By the end of the seventeenth century, population growth in the colony of Virginia no longer depended on immigration. Native Virginians wanted new land for tobacco, and the crown wanted to expand the colony, so the treasury right was created. Anyone who wanted new land could receive a “right” to fifty acres for a payment of five shillings. After about 1715, most land was patented by treasury right instead of by headright. See also The Virginia Land Office (Research Notes Number 20) online at www.lva.lib.va.us/whatwehave/land/rn20_landoffice.htm.

Virginia grants and deeds are readily available to researchers, including original patents and land grants from 1619–1921; survey plats from 1779–1878; Northern Neck (the area between the Rappahannock and Potomac Rivers) land grants from 1690–1862; Northern Neck surveys from 1722–1781 and 1786–1874; land warrants from 1779–1926; and miscellaneous land records from 1779–1923. Original land office records are housed at the Library of Virginia. See Daphne S. Gentry, comp., Virginia Land Office Inventory, 3d ed., revised and enlarged by John S. Salmon (Richmond, Va.: Virginia State Library and Archives, 1981).

The Library of Virginia has a searchable online index to land patents issued prior to 1779; land grants issued by the Virginia Land Office after 1779; grants issued in the Northern Neck from 1692–1862; and original and recorded Northern Neck surveys (1786–1874). The original Land Office Grants and Patents and the Northern Neck Grants and Surveys have been scanned and appear in chronological order as TIF files. Users must have a Tiff viewer for the images to appear on screen. Instructions on how to obtain a viewer and use the records appear at Tiff Tips http://lvaimage.lib.va.us/vtlstif.html.

Many patents have been abstracted and published. They are included in Nell Marion Nugent, Cavaliers and Pioneers, Abstracts of Virginia Land Patents and Grants, 3 vols. (1934; reprint, Richmond, Va.: the Library of Virginia, 1992). Vol. 1 covers 1623 to 1666; vol. 2, 1666 to 1695; and vol. 3, 1695 to 1732. The project concluded with Denis Hudgins, ed. Cavaliers and Pioneers, Abstracts of Virginia Land Patents, 4 vols. (Richmond, Va.: Virginia Genealogical Society, 1999); vol. 4 covers 1732 to 1741; vol. 5, 1741 to 1749; vol. 6, 1749 to 1763; and vol. 7, 1762 to 1775. The Virginia Genealogical Society published abstracts of the material contained in these two volumes in The Magazine of Virginia Genealogy. The Virginia Genealogical Society sponsors a continuation of Cavaliers and Pioneers, with abstracts of land patents and grants published regularly in The Magazine of Virginia Genealogy. Northern Neck land grants are abstracted and published in Nell Marion Nugent, Supplement, Northern Neck Grants No. 1, 1690–1692 (Richmond, Va.: Virginia State Library and Archives, 1980), and Gertrude E. Gray, comp., Virginia Northern Neck Land Grants, vol. 1, 1694 to 1742 and vol. 2, 1742 to 1775 (Baltimore: Genealogical Publishing Co., 1987, 1988). In addition, Peggy Shomo Joiner, 5008 Dogwood Trail, Portsmouth, VA 23703, has privately published abstracts for Northern Neck warrants and surveys.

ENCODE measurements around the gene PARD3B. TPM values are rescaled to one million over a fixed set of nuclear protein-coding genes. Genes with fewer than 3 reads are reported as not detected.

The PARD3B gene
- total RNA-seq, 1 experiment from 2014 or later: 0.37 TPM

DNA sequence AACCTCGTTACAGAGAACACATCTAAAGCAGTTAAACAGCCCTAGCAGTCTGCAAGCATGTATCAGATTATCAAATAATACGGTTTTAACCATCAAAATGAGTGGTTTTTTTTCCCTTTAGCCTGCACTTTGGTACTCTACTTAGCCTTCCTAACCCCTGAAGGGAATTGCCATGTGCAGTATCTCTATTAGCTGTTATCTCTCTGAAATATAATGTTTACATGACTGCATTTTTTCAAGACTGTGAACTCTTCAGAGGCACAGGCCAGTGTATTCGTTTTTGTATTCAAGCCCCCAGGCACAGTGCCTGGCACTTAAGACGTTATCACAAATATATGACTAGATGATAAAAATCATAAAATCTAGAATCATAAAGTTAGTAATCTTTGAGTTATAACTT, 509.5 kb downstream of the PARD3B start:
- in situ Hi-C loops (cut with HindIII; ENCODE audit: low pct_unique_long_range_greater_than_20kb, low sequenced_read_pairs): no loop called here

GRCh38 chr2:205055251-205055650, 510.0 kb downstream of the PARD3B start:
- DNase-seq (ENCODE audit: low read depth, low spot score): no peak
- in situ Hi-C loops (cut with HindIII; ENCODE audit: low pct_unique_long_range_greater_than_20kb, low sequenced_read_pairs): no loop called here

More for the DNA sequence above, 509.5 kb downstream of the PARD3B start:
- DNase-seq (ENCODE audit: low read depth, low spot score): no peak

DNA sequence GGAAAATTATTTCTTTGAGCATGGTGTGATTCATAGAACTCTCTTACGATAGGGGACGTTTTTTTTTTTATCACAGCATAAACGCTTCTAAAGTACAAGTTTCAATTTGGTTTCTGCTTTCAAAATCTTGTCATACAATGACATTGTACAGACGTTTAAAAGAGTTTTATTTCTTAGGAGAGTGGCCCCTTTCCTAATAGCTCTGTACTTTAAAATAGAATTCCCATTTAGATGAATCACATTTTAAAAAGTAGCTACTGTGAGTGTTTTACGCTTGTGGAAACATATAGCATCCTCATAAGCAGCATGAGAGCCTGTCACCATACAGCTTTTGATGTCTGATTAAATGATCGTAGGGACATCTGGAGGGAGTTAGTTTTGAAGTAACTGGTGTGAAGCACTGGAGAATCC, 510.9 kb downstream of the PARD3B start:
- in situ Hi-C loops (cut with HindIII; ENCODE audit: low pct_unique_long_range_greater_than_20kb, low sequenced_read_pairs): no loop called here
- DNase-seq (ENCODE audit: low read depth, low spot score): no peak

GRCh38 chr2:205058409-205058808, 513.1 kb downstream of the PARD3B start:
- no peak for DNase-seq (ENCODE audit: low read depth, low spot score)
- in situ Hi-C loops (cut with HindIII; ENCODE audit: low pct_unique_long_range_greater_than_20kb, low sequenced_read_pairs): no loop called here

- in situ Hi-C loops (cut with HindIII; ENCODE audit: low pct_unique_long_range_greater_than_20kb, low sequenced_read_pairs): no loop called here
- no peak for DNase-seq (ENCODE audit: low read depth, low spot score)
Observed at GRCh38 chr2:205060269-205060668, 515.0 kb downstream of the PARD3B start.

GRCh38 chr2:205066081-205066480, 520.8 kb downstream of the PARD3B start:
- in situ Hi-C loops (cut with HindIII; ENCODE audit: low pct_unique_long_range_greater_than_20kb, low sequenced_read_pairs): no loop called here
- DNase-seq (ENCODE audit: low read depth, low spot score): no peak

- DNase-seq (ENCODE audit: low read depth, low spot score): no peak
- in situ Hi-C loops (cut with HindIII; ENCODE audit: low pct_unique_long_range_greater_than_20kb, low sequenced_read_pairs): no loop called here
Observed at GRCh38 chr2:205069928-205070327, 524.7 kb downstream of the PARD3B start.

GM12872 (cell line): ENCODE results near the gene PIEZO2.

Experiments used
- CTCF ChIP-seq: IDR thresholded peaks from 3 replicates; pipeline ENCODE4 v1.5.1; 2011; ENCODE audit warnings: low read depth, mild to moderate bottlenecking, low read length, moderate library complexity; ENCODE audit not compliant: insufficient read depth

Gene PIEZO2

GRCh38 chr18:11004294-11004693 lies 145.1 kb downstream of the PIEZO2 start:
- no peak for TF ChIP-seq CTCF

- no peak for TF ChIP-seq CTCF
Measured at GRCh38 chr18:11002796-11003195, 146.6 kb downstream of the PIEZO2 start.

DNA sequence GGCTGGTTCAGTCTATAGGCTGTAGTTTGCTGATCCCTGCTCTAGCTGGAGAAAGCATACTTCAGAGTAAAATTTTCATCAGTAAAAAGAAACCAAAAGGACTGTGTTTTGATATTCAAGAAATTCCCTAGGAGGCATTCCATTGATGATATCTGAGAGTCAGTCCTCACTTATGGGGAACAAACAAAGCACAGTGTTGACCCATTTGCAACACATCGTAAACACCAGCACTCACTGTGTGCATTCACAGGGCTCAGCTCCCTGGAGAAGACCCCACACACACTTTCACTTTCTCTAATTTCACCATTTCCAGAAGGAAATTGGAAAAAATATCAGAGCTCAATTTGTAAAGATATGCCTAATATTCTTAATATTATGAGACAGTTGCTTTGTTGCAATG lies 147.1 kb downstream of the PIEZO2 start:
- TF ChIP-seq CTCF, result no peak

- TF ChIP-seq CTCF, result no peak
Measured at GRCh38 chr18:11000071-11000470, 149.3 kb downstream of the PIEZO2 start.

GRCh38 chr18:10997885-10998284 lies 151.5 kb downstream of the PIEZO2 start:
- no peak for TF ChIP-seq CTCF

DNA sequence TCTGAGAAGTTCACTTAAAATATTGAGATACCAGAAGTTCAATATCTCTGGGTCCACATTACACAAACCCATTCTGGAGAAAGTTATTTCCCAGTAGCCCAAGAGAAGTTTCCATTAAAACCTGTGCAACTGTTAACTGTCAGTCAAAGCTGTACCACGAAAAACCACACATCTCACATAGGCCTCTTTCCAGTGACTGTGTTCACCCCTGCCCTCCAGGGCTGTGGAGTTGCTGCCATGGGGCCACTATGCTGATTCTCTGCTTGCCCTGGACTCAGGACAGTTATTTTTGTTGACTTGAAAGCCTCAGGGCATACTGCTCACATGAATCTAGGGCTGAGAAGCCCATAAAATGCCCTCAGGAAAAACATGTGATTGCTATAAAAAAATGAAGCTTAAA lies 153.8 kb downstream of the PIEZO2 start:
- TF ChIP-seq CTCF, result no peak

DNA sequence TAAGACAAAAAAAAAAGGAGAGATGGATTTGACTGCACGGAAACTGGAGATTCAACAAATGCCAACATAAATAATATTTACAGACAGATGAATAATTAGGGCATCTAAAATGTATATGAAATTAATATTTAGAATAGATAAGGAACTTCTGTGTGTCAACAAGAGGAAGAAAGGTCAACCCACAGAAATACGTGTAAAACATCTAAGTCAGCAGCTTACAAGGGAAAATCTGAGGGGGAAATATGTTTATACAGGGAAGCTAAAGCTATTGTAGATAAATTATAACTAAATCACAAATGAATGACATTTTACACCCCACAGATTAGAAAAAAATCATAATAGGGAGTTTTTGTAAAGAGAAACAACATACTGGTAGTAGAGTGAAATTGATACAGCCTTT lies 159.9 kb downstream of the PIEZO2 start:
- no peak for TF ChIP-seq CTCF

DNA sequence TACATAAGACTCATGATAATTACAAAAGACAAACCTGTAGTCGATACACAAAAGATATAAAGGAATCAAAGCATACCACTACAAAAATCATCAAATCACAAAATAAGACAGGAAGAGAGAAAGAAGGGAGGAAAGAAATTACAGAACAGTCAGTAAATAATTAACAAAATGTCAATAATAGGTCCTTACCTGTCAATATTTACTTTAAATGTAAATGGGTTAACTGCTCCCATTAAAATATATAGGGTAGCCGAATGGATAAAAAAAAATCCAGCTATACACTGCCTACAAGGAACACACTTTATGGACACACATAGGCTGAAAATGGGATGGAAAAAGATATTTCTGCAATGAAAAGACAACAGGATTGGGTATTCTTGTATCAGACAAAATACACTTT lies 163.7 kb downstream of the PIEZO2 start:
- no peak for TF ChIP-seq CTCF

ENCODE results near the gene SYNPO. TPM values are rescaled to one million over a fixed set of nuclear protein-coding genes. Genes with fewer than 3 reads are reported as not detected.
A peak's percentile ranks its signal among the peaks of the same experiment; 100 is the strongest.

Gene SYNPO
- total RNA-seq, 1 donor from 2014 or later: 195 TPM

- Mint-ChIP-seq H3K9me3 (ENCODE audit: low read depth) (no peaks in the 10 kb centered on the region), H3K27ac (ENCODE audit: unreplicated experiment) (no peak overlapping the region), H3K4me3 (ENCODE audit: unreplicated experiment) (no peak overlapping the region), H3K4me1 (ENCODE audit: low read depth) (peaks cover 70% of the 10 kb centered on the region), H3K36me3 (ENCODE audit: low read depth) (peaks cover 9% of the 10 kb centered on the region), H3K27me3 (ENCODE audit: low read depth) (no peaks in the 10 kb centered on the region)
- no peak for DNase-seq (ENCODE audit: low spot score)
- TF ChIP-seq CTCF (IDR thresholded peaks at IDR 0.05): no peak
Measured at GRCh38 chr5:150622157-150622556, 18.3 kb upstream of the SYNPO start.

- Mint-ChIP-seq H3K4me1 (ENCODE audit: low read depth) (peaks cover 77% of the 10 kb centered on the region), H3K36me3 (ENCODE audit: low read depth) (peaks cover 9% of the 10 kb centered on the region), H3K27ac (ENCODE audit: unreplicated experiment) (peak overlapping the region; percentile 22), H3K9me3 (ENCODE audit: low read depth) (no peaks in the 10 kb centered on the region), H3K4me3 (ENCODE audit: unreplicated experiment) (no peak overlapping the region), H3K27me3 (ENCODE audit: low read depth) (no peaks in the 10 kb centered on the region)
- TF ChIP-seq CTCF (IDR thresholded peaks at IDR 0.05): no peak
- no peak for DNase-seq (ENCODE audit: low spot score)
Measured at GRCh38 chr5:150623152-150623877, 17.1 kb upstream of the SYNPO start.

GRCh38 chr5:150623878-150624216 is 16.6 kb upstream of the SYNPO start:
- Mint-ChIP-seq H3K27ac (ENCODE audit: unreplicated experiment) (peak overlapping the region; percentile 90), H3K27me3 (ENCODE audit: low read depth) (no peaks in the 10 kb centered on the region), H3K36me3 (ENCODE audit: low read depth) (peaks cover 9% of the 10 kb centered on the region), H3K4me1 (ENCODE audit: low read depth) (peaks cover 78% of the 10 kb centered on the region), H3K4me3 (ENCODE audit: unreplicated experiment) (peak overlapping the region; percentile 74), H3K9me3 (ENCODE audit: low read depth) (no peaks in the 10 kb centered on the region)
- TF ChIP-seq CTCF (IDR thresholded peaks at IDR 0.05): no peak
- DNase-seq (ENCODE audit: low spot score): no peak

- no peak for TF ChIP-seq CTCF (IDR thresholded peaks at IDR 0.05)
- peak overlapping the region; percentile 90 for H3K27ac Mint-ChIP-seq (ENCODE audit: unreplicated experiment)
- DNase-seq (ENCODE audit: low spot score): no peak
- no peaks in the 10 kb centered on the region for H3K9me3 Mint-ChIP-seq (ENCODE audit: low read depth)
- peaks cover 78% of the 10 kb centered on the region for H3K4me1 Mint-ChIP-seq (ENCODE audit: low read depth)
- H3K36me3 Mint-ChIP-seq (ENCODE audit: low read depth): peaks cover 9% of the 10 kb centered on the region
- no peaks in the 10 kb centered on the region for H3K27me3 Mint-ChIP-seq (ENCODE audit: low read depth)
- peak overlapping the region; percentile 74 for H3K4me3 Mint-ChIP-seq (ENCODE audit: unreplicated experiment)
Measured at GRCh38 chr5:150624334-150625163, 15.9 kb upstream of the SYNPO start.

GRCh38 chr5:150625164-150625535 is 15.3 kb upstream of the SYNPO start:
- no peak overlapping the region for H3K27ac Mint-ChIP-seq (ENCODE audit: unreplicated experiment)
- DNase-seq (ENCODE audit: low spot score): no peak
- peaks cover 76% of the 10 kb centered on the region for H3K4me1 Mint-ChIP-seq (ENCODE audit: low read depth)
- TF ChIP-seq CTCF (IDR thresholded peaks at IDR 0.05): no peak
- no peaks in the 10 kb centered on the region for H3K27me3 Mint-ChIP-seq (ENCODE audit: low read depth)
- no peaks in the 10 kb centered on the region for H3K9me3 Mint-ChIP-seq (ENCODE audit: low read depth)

When land was sold, the transaction was recorded in county, town, or independent city deed books. Rentals and leases were rarely recorded in deed books, excluding many people from land records. Most deed books are indexed individually, and most Virginia cities and counties have general indexes to grantees and grantors to facilitate research. Copies of deeds can be obtained from county clerks, but most pre-1865 county records in Virginia have been microfilmed and are available at the Library of Virginia and the FHL.